It also features videos of veterans telling their own stories. One veteran who has used the app said: It really helped me to know I am not alone. 


The app can be download for free on Apple or Android devices and users can receive guidance and identify with those in similar situations. 

The Ministry of Defence is committed to providing access to mental health services to members of the armed forces, their families and veterans. 

This includes access to the Combat Stress 24-hour helpline, e-learning packages for GPs, and the Big White Wall, an online service providing help 24/7.


MOD and Samaritans launch pocket support book for Armed Forces


A new pocket guide has been launched to help the Armed Forces spot and support those who may be struggling with their mental health and considering suicide.

The guide, jointly launched by Samaritans and the Ministry of Defence, gives advice on how to identify signs that someone may be having difficulties, suggests ways of offering support, and gives information on where help can be found.
The guide builds on the range of support already available to Service personnel who are struggling with their mental health, including access to specialist mental health care, training and education on good mental fitness.
Specifically designed to promote peer support amongst those serving, the guide champions “looking after your mates”, and covers:
  • Identifying someone struggling to cope with mental health issues
  • Understanding the complexity of suicide
  • Knowing when to intervene, support and report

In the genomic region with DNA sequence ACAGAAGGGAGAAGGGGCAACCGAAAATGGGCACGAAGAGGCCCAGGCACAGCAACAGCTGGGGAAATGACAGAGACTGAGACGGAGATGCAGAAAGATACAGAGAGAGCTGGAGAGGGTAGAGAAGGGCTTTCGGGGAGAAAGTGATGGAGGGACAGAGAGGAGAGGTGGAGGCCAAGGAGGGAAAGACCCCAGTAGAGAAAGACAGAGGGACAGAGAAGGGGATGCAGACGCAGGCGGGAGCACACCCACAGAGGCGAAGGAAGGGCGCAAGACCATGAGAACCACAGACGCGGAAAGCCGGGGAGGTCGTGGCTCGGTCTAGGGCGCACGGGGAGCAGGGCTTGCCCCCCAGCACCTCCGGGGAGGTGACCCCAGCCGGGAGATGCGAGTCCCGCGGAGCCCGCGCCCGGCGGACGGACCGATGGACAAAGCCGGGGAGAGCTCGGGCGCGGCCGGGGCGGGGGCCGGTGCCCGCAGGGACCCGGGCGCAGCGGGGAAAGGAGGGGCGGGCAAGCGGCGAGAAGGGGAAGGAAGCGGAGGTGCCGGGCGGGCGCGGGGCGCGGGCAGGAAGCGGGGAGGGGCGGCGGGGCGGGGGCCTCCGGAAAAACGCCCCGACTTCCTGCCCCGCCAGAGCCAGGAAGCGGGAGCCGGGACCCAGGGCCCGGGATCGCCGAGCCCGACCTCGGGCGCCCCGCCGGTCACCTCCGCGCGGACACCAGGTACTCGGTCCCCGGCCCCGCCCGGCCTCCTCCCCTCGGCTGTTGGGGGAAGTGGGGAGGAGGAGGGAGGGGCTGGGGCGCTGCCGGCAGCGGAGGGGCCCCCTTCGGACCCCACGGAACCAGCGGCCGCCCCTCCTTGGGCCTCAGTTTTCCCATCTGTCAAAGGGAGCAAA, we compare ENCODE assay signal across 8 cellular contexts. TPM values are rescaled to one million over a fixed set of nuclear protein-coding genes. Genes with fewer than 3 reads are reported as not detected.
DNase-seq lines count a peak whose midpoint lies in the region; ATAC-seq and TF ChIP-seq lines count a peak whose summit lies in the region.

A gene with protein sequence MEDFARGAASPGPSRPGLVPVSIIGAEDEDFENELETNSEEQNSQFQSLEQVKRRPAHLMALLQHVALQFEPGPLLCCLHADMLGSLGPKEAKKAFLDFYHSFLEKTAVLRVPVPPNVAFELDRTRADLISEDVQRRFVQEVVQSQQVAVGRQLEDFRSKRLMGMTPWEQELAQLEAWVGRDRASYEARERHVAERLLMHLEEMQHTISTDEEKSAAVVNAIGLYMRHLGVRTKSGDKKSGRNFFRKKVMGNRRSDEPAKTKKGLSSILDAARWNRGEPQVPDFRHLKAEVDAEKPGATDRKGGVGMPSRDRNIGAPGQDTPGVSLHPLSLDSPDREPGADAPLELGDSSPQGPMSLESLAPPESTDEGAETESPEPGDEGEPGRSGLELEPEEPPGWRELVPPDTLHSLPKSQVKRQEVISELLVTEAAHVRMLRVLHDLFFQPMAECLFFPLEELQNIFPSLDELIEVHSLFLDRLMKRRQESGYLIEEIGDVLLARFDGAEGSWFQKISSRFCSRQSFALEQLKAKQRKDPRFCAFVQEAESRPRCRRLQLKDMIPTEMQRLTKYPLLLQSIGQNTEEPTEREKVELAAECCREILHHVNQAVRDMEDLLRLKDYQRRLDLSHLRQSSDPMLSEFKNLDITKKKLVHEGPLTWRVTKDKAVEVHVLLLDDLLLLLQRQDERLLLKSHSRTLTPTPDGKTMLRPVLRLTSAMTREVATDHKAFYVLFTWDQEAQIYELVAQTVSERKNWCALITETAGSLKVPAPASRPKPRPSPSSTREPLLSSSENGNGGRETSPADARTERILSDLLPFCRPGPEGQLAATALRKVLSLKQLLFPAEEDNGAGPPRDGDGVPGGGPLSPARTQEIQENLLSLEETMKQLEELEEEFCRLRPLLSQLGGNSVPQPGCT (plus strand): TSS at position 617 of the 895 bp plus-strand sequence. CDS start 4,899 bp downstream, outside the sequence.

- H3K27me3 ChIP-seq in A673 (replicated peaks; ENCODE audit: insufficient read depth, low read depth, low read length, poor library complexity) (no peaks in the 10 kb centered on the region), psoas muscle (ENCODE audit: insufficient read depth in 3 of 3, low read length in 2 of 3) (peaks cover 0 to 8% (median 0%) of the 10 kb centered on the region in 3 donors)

• Where to get further support, including the Samaritans service, whose volunteers are available any time, via phone and email or in person at the charity’s 201 branches, and the recently launched Combat Stress 24/7 Military Mental Health Helpline.
Samaritans and the MOD have announced several joint initiatives to offer training and support to Serving personnel, veterans, and their families who are struggling with mental health issues.
The Samaritans programme has been funded by £3.5m of LIBOR money, and the guide is the latest part of this programme. A separate booklet is set to be launched for veterans, and the wider military community.
The next stage of the project will include the launch of other peer support tools, specially designed training courses for military personnel and a confidential webchat service. Training for Samaritans volunteers on how address mental health in a military environment will also be introduced.
The booklet will also help personnel spot signs that colleagues may be having suicidal thoughts and provides information on how such a situation should be approached, and where support is available.
The Ministry of Defence is now spending £220 million over the next decade to improve mental health services for personnel. In February of this year, the Defence Secretary Gavin Williamson also announced the establishment of a 24-Hour Mental Health Helpline for serving personnel and their families, funded by the MOD and run by the charity Combat Stress.